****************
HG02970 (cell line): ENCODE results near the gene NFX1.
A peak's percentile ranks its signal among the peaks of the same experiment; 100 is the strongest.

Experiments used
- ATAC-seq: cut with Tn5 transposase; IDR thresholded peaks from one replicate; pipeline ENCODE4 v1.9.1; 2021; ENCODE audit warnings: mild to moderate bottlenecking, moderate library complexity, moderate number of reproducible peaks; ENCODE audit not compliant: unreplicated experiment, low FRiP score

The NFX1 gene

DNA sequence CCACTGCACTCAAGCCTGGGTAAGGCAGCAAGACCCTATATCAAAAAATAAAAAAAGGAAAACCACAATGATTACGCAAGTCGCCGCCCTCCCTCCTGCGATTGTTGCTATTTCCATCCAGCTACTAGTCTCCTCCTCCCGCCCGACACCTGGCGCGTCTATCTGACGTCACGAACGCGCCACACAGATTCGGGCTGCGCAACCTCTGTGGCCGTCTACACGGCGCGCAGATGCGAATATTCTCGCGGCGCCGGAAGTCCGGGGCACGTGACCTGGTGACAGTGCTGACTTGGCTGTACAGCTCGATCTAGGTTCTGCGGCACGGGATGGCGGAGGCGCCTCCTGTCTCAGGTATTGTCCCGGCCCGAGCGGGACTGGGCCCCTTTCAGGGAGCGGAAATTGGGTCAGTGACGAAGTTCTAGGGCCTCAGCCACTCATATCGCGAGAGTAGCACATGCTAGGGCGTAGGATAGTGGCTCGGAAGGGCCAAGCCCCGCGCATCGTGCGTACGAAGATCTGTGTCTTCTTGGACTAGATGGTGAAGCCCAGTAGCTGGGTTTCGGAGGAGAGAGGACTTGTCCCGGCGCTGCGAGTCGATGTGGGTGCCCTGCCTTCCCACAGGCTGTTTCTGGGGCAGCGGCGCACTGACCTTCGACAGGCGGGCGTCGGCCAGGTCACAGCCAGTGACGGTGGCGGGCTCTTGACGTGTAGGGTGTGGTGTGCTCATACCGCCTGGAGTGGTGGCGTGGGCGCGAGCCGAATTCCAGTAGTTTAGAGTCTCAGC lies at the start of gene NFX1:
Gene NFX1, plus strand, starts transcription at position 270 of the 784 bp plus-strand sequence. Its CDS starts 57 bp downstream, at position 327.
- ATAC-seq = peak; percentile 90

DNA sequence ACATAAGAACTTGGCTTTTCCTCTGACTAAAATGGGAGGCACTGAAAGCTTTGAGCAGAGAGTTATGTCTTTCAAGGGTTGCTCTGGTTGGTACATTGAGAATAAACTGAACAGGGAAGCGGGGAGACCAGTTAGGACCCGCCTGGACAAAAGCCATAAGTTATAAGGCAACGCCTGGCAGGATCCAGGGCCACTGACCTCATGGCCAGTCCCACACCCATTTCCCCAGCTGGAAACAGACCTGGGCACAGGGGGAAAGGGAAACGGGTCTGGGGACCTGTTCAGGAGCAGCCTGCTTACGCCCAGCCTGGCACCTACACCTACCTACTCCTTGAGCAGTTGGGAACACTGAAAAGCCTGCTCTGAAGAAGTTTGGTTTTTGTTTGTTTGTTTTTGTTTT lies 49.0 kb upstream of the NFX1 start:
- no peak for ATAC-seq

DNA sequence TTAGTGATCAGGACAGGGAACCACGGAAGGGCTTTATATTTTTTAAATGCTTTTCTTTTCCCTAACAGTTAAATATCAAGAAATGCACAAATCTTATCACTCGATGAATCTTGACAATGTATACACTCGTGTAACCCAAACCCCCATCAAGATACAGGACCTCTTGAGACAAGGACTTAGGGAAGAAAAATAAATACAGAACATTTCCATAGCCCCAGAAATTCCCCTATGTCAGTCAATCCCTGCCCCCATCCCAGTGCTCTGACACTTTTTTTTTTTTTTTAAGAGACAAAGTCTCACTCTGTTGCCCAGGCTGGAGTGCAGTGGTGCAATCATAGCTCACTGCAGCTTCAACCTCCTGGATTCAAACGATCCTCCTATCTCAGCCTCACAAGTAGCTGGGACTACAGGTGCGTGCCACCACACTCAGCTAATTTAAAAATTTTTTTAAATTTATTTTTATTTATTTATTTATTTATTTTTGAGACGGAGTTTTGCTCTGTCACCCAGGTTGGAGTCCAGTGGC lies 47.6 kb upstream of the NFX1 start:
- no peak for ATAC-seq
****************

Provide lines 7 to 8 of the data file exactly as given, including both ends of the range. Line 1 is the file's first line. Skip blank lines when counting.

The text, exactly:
Gene NFX1, plus strand, starts transcription at position 270 of the 784 bp plus-strand sequence. Its CDS starts 57 bp downstream, at position 327.
- ATAC-seq = peak; percentile 90